What a lovely recession we’re having. Or not having.
This morning’s GDP numbers were supposed to reveal the recession was a close run thing, with only a handful of flat-screen TVs and school gyms keeping the economy going in the right direction.
But 0.6 per cent growth in one quarter would be pretty tidy in a normal year, let alone the year after the greatest global financial meltdown in generations.
It’s now almost certain that Australia is through the worst of it and, having evaded official recession, is now firmly embracing that other R word - recovery.
There are potential time bombs that could disrupt out little party, particularly the effect of still-rising unemployment, wobbles in the Chinese recovery and the fact that hundreds of billions of dollars of debt and toxic assets are yet to be purged from the global financial system.
But if Reserve Bank governor Glenn Stevens is thinking about putting up interest rates, and Gerry Harvey, who’s probably tapped into the Australian wallet better than most, reckons the economy is getting “stronger and stronger each day”, then things must be all right.
In fact, the June quarter, reflected in this morning’s GDP figures, was a ripper for most Australians, provided you weren’t a Storm Financial client or one of the unfortunates who lost their jobs during the great corporate panic at the end of last year.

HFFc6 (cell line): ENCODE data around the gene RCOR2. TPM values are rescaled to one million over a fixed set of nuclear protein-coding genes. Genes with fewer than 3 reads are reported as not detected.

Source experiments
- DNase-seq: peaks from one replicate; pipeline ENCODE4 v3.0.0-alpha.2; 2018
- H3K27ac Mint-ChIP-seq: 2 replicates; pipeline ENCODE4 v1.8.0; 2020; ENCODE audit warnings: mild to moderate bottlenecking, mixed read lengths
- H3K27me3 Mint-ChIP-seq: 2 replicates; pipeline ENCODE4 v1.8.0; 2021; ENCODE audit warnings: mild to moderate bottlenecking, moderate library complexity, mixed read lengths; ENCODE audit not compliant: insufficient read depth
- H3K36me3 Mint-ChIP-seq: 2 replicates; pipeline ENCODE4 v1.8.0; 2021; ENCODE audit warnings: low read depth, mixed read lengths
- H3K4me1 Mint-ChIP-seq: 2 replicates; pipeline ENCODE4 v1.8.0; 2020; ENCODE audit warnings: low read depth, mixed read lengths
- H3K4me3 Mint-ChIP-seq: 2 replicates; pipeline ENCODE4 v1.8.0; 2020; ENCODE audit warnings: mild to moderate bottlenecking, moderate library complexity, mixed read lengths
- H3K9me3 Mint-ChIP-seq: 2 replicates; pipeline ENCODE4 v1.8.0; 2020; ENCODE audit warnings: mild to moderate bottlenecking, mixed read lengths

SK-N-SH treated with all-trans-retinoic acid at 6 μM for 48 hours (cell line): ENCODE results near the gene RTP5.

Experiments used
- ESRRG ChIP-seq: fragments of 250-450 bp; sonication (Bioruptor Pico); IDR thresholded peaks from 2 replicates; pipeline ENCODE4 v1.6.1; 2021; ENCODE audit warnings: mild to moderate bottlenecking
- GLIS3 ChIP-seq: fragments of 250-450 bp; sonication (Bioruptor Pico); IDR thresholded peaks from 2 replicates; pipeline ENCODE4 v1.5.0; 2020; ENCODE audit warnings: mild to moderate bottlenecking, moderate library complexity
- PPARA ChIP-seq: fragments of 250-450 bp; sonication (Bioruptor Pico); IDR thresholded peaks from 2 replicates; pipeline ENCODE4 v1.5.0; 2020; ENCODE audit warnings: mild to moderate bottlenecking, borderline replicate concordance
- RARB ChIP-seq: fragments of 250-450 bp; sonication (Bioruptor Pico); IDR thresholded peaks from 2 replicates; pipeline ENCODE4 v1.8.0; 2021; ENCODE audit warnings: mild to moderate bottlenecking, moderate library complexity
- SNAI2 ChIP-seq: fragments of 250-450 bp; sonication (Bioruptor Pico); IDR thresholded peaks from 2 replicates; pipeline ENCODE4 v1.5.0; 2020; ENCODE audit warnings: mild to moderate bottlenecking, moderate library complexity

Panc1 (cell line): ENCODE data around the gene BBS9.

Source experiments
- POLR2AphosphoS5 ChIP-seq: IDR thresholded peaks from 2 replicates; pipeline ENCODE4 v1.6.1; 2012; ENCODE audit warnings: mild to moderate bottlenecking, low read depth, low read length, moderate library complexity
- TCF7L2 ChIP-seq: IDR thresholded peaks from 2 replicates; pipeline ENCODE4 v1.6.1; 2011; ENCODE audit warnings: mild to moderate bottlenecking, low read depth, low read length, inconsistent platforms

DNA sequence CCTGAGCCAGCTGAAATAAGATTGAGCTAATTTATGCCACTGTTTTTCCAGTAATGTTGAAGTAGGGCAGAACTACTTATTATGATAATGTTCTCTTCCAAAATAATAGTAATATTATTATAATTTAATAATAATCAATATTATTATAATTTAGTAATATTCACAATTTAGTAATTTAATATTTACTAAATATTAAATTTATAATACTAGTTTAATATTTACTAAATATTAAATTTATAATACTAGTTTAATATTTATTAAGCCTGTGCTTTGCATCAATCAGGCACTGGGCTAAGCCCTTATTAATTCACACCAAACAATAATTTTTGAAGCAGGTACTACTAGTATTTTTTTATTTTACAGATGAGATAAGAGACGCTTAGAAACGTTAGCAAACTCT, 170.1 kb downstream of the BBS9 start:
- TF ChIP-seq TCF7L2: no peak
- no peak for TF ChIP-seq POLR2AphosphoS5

Stimulus cheques flowed, mortgages rates were their lowest for four decades, petrol prices remained below the peaks of last year and the stock market added another 10 per cent. If that’s a recession, then more of it, I say.
We may not be out of the woods yet but we’re a lot closer to that clearing that any other developed nation on the planet. While we were spending our to 0.6 per cent economic growth in the June quarter, the US went backwards 3.9 per cent, Britain fell 5.5 per cent, Germany shrank 5.9 per cent and poor Japan slumped 6.4 per cent. China, our light on the hill, rose 7.9 per cent.
There are still potholes on the path out of the forest – the cash stimulus was a one-off sugar hit, and don’t expect the stock market to continue its remorseless rise without a few corrections – but if you’ve made it this far unscathed you’ll probably survive the GFC.
Kevin Rudd and Wayne Swan will claim a lot of the credit. But take a bow citizens for just getting on with it, in the Australian way. And remember, it was your $43 billion the generous government gave you to play with.
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